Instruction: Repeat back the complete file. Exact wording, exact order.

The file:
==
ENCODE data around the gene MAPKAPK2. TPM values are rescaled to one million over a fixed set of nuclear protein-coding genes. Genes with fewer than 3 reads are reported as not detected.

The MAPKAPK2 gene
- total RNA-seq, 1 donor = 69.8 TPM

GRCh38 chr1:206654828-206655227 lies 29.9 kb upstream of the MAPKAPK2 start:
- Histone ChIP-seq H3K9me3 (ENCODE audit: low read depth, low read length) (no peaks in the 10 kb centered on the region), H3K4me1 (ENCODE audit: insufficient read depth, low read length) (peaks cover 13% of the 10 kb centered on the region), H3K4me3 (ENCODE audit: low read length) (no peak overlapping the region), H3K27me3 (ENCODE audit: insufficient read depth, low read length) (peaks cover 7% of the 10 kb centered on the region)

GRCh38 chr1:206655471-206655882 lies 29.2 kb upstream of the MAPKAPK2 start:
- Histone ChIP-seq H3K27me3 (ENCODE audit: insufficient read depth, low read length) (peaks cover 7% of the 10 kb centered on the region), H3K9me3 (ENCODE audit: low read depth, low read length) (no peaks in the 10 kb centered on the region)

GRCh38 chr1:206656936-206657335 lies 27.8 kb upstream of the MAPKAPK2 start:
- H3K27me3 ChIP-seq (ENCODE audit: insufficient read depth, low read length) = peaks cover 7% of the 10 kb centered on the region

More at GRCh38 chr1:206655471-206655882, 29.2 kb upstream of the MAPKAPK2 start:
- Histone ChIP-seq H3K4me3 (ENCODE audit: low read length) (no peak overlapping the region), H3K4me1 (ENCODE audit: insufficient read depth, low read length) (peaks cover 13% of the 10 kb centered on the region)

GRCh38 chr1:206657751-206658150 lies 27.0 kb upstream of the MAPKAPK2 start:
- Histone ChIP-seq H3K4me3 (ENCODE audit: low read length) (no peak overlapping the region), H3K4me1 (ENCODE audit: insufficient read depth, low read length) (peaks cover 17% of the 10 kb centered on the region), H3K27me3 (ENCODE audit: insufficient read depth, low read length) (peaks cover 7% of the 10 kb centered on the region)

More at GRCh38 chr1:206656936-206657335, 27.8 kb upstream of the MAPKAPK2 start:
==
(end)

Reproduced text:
ENCODE data around the gene MAPKAPK2. TPM values are rescaled to one million over a fixed set of nuclear protein-coding genes. Genes with fewer than 3 reads are reported as not detected.

The MAPKAPK2 gene
- total RNA-seq, 1 donor = 69.8 TPM

GRCh38 chr1:206654828-206655227 lies 29.9 kb upstream of the MAPKAPK2 start:
- Histone ChIP-seq H3K9me3 (ENCODE audit: low read depth, low read length) (no peaks in the 10 kb centered on the region), H3K4me1 (ENCODE audit: insufficient read depth, low read length) (peaks cover 13% of the 10 kb centered on the region), H3K4me3 (ENCODE audit: low read length) (no peak overlapping the region), H3K27me3 (ENCODE audit: insufficient read depth, low read length) (peaks cover 7% of the 10 kb centered on the region)

GRCh38 chr1:206655471-206655882 lies 29.2 kb upstream of the MAPKAPK2 start:
- Histone ChIP-seq H3K27me3 (ENCODE audit: insufficient read depth, low read length) (peaks cover 7% of the 10 kb centered on the region), H3K9me3 (ENCODE audit: low read depth, low read length) (no peaks in the 10 kb centered on the region)

GRCh38 chr1:206656936-206657335 lies 27.8 kb upstream of the MAPKAPK2 start:
- H3K27me3 ChIP-seq (ENCODE audit: insufficient read depth, low read length) = peaks cover 7% of the 10 kb centered on the region

More at GRCh38 chr1:206655471-206655882, 29.2 kb upstream of the MAPKAPK2 start:
- Histone ChIP-seq H3K4me3 (ENCODE audit: low read length) (no peak overlapping the region), H3K4me1 (ENCODE audit: insufficient read depth, low read length) (peaks cover 13% of the 10 kb centered on the region)

GRCh38 chr1:206657751-206658150 lies 27.0 kb upstream of the MAPKAPK2 start:
- Histone ChIP-seq H3K4me3 (ENCODE audit: low read length) (no peak overlapping the region), H3K4me1 (ENCODE audit: insufficient read depth, low read length) (peaks cover 17% of the 10 kb centered on the region), H3K27me3 (ENCODE audit: insufficient read depth, low read length) (peaks cover 7% of the 10 kb centered on the region)

More at GRCh38 chr1:206656936-206657335, 27.8 kb upstream of the MAPKAPK2 start: